Who is the most important person in the world? You, of course. But your life is like a child’s adventure through a giant forest with hundreds of different pathways. Every day you have to decide which one to take. If only you had a guide to help you, someone who could answer your doubts and fears. Sometimes you feel so alone.
One dashing young man strolling around Copenhagen nearly 200 years ago would have sympathised greatly with your existential dilemma. He would have sat you down and explained that he had the same feelings and had come to the conclusion that there were no logical answers. He would have told you to rejoice in the fact that you are a unique individual. Then he would have revealed his great passion.
Like many brilliant thinkers, Soren Kierkegaard was destined for a life in the church. His brooding father, a pious Lutheran, expected nothing less from his youngest son. But by the age of 21, Soren’s mother and five of his seven siblings were dead. His father believed it was divine punishment for his own sinful past. His son reacted by swapping his bible for nights of drinking with his university chums.
Then arrived the moment of great enlightenment. Having read, understood and refuted even the most challenging philosophical works he could lay his hands on, Kierkegaard realised the only way to be truly free in an absurd world was through passion. Not a breathless passion for your landlady or next-door neighbour, however. A very personal religious passion that is yours alone. Yes there is a divine being at the helm of the universe, but you won’t find him by crouching on your knees in church. You need a leap of faith, or, if you’ll forgive the quip, to let your karma run over your dogma.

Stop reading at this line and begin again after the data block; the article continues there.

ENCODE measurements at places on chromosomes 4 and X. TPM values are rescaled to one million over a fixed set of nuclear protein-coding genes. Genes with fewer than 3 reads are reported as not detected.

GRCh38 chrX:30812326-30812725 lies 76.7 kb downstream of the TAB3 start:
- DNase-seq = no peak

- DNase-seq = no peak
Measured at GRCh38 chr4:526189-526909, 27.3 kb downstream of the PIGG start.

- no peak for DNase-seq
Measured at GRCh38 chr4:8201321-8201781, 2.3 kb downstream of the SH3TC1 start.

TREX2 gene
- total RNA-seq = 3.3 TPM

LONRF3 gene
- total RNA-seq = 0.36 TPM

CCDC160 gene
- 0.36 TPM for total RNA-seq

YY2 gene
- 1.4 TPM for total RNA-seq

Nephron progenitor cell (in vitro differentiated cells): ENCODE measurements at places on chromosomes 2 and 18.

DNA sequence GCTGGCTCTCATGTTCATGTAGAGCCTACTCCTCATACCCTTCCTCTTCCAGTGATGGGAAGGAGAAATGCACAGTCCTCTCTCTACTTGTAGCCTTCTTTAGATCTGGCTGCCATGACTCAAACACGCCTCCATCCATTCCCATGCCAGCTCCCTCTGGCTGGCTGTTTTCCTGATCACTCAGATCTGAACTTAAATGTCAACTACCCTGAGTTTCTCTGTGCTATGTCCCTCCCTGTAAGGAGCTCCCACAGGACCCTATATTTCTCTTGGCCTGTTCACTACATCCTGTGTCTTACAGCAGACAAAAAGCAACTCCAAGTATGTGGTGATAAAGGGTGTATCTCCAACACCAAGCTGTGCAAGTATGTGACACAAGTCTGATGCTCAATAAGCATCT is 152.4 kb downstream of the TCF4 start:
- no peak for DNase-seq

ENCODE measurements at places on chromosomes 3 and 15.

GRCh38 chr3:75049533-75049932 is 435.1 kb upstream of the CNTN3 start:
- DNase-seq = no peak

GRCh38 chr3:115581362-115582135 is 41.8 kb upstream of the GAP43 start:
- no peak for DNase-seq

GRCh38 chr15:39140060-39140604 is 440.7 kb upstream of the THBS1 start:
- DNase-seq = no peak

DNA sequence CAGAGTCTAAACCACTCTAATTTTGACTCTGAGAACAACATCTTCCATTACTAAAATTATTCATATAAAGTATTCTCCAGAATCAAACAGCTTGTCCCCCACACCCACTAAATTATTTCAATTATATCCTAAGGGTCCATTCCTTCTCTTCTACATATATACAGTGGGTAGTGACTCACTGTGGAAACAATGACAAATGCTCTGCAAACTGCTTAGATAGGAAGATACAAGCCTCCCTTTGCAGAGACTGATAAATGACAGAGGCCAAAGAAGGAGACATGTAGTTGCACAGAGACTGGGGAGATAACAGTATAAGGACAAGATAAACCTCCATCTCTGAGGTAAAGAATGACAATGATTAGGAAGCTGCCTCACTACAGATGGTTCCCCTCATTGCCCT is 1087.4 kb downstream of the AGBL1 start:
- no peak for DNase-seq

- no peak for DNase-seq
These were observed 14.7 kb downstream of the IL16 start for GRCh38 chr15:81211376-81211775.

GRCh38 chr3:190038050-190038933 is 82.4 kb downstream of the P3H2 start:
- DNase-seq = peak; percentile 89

Kierkegaard described his childhood as “insane” and found it difficult to form relationships with women (he did propose once but then spent a year in mental anguish about it). But despite his obvious emotional insecurities, he remained remarkably cheerful and his journals are laced with humour. He is one of the very few philosophers who writes like a novelist, with characters and scenarios to illustrate his ideas.
Kierkegaard’s abiding message, perhaps, is to “come down from the clouds”. The divine is not something we have to strive daily to reach or attain. It’s within ourselves; unlock it and you will set yourself free.